Adalberto Mondesi #27 of the Kansas City Royals looks on during a game against the Cincinnati Reds at Great American Ball Park on August 11, 2020 in Cincinnati, Ohio. The Reds won 6-5 in ten innings. | Photo by Joe Robbins/Getty Images
He has struggled very much this season
Kansas City Royals fans have seen a lot of great baseball in the last decade. We’ve seen great team feats, culminating in a World Series victory. And we’ve also seen great individual feats—unbelievable defense from Lorenzo Cain, hot streaks at the plate from Eric Hosmer where he resembled a Hall of Fame hitter, stunning outfield assists from Alex Gordon, and Jorge Soler bombs to the moon.
And yet, peak Adalberto Mondesi might just be more exciting than any of those players. His power and speed combination is truly rare, and we’ve seen athletic feats from him that are simply jaw dropping. This is to say nothing of his gutsy and determined base stealing and baserunning excellence. These two videos are evidence of his immense talent.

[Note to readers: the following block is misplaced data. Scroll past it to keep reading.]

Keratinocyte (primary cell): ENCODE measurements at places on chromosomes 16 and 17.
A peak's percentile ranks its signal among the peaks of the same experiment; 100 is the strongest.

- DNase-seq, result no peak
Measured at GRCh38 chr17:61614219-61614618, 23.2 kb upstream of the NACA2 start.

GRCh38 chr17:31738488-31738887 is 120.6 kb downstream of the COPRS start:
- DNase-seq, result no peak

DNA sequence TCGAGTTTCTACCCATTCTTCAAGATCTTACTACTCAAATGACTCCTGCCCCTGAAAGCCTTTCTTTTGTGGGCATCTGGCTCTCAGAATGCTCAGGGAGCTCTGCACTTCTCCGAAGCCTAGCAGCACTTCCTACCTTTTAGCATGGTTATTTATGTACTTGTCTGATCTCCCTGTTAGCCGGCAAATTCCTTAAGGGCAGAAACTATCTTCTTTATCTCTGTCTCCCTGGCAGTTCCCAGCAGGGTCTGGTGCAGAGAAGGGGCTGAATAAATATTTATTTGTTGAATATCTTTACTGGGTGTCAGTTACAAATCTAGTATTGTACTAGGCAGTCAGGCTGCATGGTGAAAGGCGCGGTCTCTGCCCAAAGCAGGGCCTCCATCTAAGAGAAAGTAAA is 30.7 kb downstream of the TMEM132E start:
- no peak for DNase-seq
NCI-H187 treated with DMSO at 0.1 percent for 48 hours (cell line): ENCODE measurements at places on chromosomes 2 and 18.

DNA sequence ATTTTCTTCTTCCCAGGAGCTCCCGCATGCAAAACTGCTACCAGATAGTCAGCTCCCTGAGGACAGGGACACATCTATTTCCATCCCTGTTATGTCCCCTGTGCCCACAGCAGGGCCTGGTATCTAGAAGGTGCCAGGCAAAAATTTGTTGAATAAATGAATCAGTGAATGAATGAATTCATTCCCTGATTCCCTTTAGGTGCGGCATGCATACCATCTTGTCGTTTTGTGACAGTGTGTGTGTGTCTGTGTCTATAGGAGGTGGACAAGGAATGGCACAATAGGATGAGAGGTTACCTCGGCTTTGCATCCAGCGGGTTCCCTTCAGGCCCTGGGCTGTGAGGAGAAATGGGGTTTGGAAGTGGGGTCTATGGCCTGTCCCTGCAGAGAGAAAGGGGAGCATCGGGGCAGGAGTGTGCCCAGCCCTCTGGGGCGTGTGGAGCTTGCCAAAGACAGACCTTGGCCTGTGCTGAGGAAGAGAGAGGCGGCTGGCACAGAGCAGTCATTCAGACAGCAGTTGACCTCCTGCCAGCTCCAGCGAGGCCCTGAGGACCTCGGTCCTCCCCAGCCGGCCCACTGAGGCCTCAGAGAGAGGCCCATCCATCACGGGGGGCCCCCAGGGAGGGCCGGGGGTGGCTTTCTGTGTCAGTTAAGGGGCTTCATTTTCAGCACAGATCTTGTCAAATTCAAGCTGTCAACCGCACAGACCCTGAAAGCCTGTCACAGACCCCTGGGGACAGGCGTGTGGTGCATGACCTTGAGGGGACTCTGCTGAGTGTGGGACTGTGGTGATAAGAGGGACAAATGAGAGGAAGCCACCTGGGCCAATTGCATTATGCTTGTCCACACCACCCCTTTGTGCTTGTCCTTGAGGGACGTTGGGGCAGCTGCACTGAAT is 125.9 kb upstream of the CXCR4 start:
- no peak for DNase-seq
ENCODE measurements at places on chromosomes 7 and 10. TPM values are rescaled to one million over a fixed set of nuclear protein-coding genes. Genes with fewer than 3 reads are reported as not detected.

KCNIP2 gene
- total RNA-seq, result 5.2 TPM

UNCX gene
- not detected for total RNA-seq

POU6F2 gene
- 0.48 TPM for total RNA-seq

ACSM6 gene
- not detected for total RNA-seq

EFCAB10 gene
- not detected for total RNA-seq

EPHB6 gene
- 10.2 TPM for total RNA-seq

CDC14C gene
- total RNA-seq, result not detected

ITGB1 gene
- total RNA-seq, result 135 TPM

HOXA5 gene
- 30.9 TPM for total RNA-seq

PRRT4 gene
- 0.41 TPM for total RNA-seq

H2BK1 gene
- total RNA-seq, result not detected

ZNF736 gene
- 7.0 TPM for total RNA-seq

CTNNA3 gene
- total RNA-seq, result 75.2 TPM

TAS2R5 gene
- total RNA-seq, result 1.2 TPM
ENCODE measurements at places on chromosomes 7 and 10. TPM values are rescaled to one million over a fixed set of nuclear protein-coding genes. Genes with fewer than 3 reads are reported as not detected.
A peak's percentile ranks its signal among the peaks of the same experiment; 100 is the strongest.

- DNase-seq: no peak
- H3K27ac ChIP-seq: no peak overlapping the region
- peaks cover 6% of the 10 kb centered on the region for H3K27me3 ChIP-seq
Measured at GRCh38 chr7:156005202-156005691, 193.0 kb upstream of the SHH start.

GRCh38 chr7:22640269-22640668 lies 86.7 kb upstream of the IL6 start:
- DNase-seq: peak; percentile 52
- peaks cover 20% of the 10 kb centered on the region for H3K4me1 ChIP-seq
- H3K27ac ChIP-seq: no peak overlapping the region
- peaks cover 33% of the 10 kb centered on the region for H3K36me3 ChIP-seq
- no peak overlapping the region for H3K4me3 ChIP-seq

This first video shows Mondesi swiping second base with an absurd max sprint speed of 30.3 feet per second:
This second video shows Mondesi absolutely destroying a pitch to straightaway center field that would be a home run anywhere.
But here we are, five years into Mondesi’s big league career, and we’re still talking about Mondesi’s potential. Throughout his career, Mondesi has shown glimpses of that potential. Star potential, as they say. And while Mondesi certainly struggled the first few years of his big league career, we’re seeing some of the worst of his entire career this year. He is not on the strugglebus. He is not driving the strugglebus. At this point, he’s not even on a strugglebus; Mondesi is currently Admiral of the Struggle Fleet.